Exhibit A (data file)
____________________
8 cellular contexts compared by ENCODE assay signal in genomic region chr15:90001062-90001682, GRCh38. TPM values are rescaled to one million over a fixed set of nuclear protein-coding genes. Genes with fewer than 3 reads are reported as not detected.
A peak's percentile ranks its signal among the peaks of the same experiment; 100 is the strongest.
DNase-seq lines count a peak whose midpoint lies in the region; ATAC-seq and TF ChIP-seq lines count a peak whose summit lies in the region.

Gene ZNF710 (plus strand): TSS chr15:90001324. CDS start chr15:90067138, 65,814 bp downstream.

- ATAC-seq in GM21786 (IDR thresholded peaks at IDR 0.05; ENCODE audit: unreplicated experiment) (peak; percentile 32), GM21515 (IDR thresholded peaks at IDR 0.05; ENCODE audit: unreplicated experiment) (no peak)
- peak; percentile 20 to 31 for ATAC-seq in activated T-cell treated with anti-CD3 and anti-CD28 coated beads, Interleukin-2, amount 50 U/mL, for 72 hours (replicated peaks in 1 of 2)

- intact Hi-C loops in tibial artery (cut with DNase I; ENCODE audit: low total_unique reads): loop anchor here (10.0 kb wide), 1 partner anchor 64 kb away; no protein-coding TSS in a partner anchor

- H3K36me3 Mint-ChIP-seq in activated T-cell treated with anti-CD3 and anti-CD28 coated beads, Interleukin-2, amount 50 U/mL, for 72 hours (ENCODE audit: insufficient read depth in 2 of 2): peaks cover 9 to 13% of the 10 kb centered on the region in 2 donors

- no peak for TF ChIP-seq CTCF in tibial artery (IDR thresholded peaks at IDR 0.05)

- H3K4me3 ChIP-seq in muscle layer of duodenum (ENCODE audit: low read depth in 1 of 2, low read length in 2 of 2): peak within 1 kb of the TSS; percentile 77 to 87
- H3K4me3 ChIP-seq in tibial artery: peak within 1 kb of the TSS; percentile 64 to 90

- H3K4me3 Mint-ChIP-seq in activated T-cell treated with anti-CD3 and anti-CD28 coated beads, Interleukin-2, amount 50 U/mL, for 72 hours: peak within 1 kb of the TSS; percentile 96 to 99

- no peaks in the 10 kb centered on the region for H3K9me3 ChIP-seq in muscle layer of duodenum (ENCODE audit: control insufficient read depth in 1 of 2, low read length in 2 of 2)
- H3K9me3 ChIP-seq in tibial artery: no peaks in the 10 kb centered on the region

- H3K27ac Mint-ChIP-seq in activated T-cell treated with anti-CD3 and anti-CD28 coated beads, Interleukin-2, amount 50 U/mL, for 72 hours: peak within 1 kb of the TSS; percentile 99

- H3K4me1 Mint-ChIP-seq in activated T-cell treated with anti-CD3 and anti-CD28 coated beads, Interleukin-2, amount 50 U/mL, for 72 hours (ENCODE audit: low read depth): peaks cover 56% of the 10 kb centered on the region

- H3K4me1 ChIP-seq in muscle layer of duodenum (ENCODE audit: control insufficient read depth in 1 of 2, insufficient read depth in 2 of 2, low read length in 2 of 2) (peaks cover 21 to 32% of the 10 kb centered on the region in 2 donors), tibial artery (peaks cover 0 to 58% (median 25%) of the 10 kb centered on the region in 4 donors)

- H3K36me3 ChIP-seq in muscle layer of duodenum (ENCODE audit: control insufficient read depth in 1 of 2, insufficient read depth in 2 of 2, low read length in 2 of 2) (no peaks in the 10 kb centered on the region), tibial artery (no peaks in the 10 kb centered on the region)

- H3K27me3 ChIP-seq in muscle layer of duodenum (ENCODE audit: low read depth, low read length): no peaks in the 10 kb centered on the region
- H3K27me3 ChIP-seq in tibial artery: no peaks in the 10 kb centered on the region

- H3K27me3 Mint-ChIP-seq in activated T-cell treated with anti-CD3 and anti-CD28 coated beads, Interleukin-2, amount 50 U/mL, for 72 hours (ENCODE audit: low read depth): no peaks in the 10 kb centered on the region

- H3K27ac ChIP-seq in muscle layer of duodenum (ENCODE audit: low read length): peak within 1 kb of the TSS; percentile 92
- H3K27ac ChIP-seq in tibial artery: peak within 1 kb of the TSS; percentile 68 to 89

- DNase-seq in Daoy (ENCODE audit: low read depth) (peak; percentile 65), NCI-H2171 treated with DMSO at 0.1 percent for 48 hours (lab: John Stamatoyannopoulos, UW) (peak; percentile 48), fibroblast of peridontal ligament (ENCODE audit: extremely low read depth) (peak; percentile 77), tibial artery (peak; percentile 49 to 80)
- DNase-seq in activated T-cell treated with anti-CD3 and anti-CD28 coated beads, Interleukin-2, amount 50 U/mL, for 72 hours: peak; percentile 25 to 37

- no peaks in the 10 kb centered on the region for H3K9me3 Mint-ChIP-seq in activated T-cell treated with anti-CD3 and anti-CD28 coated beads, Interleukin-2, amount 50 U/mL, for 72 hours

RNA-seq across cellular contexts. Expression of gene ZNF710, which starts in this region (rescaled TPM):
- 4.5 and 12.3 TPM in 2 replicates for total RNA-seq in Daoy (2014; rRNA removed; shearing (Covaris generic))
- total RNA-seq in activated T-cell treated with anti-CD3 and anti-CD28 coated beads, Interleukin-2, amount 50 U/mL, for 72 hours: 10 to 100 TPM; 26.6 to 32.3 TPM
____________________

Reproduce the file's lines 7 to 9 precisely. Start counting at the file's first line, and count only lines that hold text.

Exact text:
- intact Hi-C loops in tibial artery (cut with DNase I; ENCODE audit: low total_unique reads): loop anchor here (10.0 kb wide), 1 partner anchor 64 kb away; no protein-coding TSS in a partner anchor

- H3K36me3 Mint-ChIP-seq in activated T-cell treated with anti-CD3 and anti-CD28 coated beads, Interleukin-2, amount 50 U/mL, for 72 hours (ENCODE audit: insufficient read depth in 2 of 2): peaks cover 9 to 13% of the 10 kb centered on the region in 2 donors

- no peak for TF ChIP-seq CTCF in tibial artery (IDR thresholded peaks at IDR 0.05)